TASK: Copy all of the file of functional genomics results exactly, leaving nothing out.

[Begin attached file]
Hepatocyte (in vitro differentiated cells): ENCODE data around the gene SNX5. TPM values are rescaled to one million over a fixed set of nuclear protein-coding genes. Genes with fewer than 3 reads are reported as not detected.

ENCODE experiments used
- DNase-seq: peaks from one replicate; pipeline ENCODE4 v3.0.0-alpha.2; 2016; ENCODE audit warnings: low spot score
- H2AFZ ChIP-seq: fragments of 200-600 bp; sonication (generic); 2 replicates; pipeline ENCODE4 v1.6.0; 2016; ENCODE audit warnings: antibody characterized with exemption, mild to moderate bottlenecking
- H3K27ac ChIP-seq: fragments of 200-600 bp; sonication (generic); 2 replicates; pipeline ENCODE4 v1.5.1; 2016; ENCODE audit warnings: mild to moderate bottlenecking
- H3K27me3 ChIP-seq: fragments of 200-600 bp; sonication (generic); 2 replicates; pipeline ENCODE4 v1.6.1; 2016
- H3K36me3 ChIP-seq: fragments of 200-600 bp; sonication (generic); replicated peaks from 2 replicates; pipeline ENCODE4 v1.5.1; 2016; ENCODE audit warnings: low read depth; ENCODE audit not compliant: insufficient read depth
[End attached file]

Hepatocyte (in vitro differentiated cells): ENCODE data around the gene SNX5. TPM values are rescaled to one million over a fixed set of nuclear protein-coding genes. Genes with fewer than 3 reads are reported as not detected.

ENCODE experiments used
- DNase-seq: peaks from one replicate; pipeline ENCODE4 v3.0.0-alpha.2; 2016; ENCODE audit warnings: low spot score
- H2AFZ ChIP-seq: fragments of 200-600 bp; sonication (generic); 2 replicates; pipeline ENCODE4 v1.6.0; 2016; ENCODE audit warnings: antibody characterized with exemption, mild to moderate bottlenecking
- H3K27ac ChIP-seq: fragments of 200-600 bp; sonication (generic); 2 replicates; pipeline ENCODE4 v1.5.1; 2016; ENCODE audit warnings: mild to moderate bottlenecking
- H3K27me3 ChIP-seq: fragments of 200-600 bp; sonication (generic); 2 replicates; pipeline ENCODE4 v1.6.1; 2016
- H3K36me3 ChIP-seq: fragments of 200-600 bp; sonication (generic); replicated peaks from 2 replicates; pipeline ENCODE4 v1.5.1; 2016; ENCODE audit warnings: low read depth; ENCODE audit not compliant: insufficient read depth